Washington apple samples from the 2000 harvest in Japanese retail stores in 2001. <b>(File photo courtesy Washington Apple Commission)</b>

Washington apple samples from the 2000 harvest in Japanese retail stores in 2001, the last time U.S. apples were exported in Japan.(File photo courtesy Washington Apple Commission)

For the first time in 15 years, apple growers are pursuing exports to Japan.

The U.S. is the top food exporter to Japan, but apples haven’t been a big player. Northwest growers haven’t exported to Japan since the 2000-01 season, largely due to that country’s 17 percent tariff and the high cost of the export program.

Apples must be treated with a 55-day cold treatment and methyl bromide fumigation and inspected by Japanese officials prior to shipment.
Japan has identified codling moth as a quarantine pest of concern.

However, at least two growers this year have expressed interest in pursuing exports to Japan, and Japanese inspectors have made one visit to a packing house already, according to Northwest Fruit Exporters.

“These packers have taken the expense into account, and they’re willing to give it a try,” said Fred Scarlett, manager of Northwest Fruit Exporters. “Obviously, they think they can make some money doing it.”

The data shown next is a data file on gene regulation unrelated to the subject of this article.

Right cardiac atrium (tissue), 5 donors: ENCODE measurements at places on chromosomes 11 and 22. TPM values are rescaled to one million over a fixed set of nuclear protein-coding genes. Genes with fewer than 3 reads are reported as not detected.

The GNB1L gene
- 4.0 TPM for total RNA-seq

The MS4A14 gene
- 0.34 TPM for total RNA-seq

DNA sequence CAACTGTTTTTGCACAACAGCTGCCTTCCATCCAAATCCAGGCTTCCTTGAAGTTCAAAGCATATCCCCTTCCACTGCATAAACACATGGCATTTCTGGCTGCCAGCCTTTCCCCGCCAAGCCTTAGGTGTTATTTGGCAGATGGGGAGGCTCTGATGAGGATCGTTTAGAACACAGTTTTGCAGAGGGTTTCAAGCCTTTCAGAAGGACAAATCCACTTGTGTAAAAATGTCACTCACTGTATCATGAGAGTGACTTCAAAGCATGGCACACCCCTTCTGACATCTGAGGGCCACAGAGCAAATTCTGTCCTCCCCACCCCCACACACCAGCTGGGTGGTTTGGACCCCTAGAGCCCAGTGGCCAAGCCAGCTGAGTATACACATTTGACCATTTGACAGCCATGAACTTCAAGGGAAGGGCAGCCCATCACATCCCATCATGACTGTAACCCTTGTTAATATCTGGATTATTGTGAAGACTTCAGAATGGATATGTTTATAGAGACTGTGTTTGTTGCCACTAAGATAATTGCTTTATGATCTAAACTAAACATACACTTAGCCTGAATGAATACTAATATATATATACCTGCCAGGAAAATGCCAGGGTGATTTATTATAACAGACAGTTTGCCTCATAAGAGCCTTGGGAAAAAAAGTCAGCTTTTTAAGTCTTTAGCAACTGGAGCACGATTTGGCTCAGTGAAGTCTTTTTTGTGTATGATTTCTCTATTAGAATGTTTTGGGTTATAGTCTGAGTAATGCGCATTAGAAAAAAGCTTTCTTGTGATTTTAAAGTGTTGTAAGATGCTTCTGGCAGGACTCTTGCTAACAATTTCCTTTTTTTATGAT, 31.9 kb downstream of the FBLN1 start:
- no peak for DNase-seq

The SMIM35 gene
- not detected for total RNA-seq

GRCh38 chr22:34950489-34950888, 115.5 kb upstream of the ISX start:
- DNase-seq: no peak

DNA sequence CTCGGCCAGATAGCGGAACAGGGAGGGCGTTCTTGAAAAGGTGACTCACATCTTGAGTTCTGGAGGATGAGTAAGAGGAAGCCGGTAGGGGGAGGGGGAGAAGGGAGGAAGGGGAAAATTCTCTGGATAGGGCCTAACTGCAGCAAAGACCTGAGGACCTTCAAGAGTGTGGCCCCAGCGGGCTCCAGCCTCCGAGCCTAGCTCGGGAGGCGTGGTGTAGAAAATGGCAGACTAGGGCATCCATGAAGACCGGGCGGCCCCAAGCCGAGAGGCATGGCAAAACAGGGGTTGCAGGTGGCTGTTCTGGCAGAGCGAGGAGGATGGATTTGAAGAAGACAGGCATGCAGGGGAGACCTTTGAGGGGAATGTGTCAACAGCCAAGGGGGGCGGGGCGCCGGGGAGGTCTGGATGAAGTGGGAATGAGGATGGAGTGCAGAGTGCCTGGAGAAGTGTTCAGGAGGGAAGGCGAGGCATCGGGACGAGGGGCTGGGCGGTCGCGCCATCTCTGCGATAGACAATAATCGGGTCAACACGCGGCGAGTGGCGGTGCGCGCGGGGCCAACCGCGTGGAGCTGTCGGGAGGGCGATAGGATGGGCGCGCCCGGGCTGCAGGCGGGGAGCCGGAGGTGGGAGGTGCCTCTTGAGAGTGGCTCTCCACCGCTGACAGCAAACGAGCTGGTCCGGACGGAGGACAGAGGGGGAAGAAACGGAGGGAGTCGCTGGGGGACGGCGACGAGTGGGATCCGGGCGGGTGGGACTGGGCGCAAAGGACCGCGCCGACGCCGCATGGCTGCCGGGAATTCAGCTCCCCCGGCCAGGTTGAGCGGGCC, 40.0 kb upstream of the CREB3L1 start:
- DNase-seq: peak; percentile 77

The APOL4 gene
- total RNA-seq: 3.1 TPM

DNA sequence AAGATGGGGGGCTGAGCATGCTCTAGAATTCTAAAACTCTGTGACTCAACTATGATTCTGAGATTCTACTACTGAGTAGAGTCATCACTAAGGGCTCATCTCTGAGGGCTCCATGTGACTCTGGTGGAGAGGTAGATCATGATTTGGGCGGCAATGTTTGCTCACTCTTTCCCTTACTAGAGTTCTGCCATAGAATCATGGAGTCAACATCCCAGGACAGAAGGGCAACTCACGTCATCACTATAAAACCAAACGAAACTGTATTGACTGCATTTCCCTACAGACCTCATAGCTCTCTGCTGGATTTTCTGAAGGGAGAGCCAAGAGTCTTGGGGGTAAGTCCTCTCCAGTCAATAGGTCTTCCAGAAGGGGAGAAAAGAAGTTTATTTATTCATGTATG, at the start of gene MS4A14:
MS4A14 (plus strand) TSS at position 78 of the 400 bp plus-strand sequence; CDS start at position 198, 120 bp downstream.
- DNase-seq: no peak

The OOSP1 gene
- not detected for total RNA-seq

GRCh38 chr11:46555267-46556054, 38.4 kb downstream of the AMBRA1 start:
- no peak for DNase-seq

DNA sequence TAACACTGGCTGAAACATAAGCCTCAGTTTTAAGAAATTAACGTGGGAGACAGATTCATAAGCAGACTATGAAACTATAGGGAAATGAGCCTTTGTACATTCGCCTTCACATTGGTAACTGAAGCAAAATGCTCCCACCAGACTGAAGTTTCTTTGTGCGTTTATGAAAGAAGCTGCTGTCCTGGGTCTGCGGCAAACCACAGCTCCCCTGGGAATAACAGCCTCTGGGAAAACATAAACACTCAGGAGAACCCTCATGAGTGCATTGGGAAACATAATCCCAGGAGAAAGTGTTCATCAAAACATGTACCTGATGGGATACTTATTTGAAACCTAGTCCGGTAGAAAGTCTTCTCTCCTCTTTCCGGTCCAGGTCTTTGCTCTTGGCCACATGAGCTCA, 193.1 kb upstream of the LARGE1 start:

Apple production has fluctuated and declined slightly in recent years in Japan, though it remains a top-20 producer globally at nearly 600,000 tons in 2013, according to the latest data from the World Apple and Pear Association. However, led by Japan’s own Fuji variety, apples are a premium product there, and the country’s farming lobby is strong.

Traditionally, Japanese retailers have wanted Washington apples to come in at a significantly lower price point, which was difficult to do under the constraints of the work plan, said Rebecca Lyons, international marketing director for the Washington Apple Commission.

“One thing that is interesting is that unlike many of the export markets, Japan is a developed market,” Lyons said. “They have consumers who can afford to buy the higher value out of Washington state.”

Meanwhile, U.S. industry groups are in the early stages of trying to develop a new systems-approach apple work plan with Japan that would not require fumigation. The last such plan among tree fruit, for cherries, took almost 12 years to finalize.

– by Shannon Dininny